Low-Level Beno Udrih Signing Means More for NY Knicks Than You Think

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Low-Level Beno Udrih Signing Means More for NY Knicks Than You Think
Jeff Hanisch-USA TODAY Sports
The addition of Beno Udrih won't grab any headlines but will play major dividends immediately.

The New York Knicks affirmed themselves as early front-runners for pulling off the NBA's most underrated signing last week when they inked veteran reserve point guard Beno Udrih to a one-year, minimum-salary deal.

After losing Jason Kidd to the coaching ranks earlier this summer, Mike Woodson's roster was devoid of a much-needed third point man. New York filled the void as perfectly as Knicks fans could've hoped at this stage in free agency.

One could ask why a team's third point guard is so direly necessary—for most squads, it'd be a conversation about the 13th or 14th man on the roster.

But in this regard, the Knicks are not "most squads."

After preseason injuries forced Mike Woodson into playing smaller lineups during last season's onset, the team accidentally ran into its ideal offensive system. When Amar'e Stoudemire, then slotted as starting power forward, went down with a knee ailment, Carmelo Anthony was bumped up to the 4—a position he had experimented with in the past, but never more. Ronnie Brewer then moved to the small forward, leaving a hole at the second guard position beside Raymond Felton.

Kidd, nearly by default, was chosen for the job. After a scorching 18-5 start, it became clear that there was no turning back from the team's hidden-treasure lineup.

In an offense featuring the isolation tendencies of top threats Carmelo Anthony and J.R. Smith, ball movement initiating from the point-guard spot must be a given. Without it, the ball sticks and possessions go to waste, as the 2011-12 pre- and post-Linsanity Knicks learned the hard way. 

At its best, the Knicks' attack was highlighted by quick passes whipped around the perimeter, usually ending in an Anthony one-on-one post-up look or an open attempt from the arc. This was almost a direct result of dual-point lineups.

The chart below depicts the Knicks' success last year in games with and without a traditional point at the 2 spot.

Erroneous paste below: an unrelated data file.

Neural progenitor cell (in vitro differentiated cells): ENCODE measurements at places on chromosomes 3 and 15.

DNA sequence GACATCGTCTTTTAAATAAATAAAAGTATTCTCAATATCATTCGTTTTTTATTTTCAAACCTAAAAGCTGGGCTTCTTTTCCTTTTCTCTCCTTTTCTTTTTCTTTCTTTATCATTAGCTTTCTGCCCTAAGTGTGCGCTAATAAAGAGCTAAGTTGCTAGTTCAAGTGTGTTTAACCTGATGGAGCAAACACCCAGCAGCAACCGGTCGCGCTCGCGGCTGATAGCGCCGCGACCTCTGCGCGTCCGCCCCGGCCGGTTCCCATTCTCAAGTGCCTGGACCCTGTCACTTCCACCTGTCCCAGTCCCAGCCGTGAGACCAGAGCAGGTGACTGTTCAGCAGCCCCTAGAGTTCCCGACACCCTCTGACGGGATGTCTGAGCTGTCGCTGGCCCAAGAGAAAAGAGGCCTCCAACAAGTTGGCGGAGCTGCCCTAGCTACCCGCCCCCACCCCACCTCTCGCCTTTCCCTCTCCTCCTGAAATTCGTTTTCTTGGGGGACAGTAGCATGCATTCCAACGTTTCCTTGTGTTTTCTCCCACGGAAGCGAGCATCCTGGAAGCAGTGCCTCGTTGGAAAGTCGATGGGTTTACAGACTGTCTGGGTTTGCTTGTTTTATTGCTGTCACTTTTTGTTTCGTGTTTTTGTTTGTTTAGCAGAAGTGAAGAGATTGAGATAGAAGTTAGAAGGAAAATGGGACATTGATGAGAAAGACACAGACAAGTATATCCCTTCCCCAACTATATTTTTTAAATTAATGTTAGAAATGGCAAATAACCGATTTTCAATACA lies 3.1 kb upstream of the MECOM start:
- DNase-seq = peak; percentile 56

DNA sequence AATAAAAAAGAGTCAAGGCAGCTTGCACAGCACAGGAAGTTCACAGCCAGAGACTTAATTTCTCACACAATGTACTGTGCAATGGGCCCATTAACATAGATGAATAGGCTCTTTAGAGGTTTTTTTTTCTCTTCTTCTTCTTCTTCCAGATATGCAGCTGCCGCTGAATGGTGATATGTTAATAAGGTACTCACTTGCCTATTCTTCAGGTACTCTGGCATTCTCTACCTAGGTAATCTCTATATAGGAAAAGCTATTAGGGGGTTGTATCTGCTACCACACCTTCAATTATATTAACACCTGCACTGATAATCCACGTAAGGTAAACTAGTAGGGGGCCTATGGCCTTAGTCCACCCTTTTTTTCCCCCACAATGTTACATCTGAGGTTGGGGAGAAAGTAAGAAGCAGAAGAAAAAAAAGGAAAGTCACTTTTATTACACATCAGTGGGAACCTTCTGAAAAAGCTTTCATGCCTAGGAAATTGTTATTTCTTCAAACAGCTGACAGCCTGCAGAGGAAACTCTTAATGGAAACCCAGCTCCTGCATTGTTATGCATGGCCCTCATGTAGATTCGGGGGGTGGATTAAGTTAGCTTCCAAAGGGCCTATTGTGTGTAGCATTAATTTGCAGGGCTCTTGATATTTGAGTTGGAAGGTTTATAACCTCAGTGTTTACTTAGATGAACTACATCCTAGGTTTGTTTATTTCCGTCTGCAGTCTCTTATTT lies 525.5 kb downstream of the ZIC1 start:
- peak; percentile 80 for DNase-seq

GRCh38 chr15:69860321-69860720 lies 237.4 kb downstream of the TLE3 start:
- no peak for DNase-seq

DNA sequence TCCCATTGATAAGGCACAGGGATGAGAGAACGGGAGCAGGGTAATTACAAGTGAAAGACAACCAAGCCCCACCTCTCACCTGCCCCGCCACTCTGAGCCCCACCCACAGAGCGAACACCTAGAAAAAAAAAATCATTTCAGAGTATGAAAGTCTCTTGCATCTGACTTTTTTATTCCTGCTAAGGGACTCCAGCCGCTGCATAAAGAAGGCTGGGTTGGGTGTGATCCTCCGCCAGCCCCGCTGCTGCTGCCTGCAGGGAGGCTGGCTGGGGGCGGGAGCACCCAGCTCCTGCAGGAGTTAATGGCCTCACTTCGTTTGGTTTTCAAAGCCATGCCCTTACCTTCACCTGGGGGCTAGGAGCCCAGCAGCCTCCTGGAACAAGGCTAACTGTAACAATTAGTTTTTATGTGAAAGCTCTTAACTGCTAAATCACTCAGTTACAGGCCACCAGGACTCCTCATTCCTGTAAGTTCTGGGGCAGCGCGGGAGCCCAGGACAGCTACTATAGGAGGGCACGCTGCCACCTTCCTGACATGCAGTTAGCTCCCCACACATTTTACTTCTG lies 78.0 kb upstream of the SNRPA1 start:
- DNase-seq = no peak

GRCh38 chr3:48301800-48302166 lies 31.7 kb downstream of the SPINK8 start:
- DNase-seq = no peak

The signing now enables Woodson to run out lineups consisting two-fifths of maestros, whether the name be Pablo Prigioni, Felton or the 31-year-old Udrih.

And with smaller lineups comes more of Anthony at the power forward, where he was much more effective in 2013. Against bigger, slower 4s, 'Melo was able to blow past his defender regularly in isolation matchups and showed no trouble scoring one on one in post-ups. When teams chose to eliminate this advantage by cross-matching, New York's three-point sniping made opponents pay.

Anthony spent significantly more time at the power-forward spot last season and posted better metrics at the 4 all season long—his first full year there. Unwarranted tinkering with the star's position should be avoided at all costs, especially after a scoring-title-winning campaign. The addition of Andrea Bargnani and return of Stoudemire will make starting 'Melo at the power forward somewhat more difficult, but that's another mess in itself.

What Udrih will supply New York with is steady play from both guard positions and an ability to score. His handle has been tight over a nine-year NBA career, and the lefty has a lethal pull-up jumper in his arsenal from mid-range. He can set up the pick-and-roll well, which was New York's most effective attack by playoff time. 

Udrih is crafty enough off the dribble to set up his own shots but will also have no trouble finding Knicks scorers like Anthony, Smith, Bargnani and Stoudemire.

After being dealt to the Orlando Magic at the deadline last season, Udrih put up averages of 10.2 points, 6.1 assists and 2.3 rebounds. With Orlando, he shot the ball at a mediocre .408 clip—down from his career field-goal mark of .462—but sank three-balls at a shade under 40 percent.

Udrih's scoring heat map from last season, per Basketball-Reference:

His defense has left much to be desired to this point in his career, which is disappointing since opposing point guards torched the Knicks last season to the tune of 22.6 points per game. See the following chart, via 82games:

Opponent Production by Position

Position FGA eFG% FTA iFG Reb Ast T/O Blk Pts PER*
PG 18.5   .513   4.4   25%  5.1   7.5   3.7   0.2   22.6   17.5  
SG 16.5   .491   4.1   19%  5.4   3.8   2.6   0.3   19.5   13.1  
SF 14.8   .549   4.0   24%  7.2   2.9   2.4   0.6   19.3    15.8 
PF 14.9   .484   4.8   38%  10.4   2.8   2.6   1.1   17.9   14.9  
C 12.9   .505   4.9   53%  13.5   2.2   3.3   1.8   16.4   15.5  

 

Quickness isn't one of Udrih's strong suits, which hurts his defensive impact. The same can be said about Prigioni, and pairing either with Felton in a backcourt would be something of a defensive nightmare for the Knicks. So there is a potential downside to the 2014 version of the dual-point lineup.

Udrih's presence also extinguishes any notion of Iman Shumpert spending time at the point, which was apparently thought about by some Knicks people this summer.

The team had also reportedly been eyeing Bobby Brown, Sebastian Telfair, Delonte West and NBA Summer League standout Toure' Murry for the third point spot. Murry still will likely have a shot at being New York's 15th man by making the team out of camp this fall.

The Knicks entered the offseason with a slate of questions, and they've answered the one that topped the list—and with just a veteran-minimum salary tacked onto their cap.

Udrih becoming a Knick won't go down as the flashiest free-agent addition in recent history, but don't be surprised when it becomes one of the most important.

 

Follow me on Twitter at @JSDorn6.

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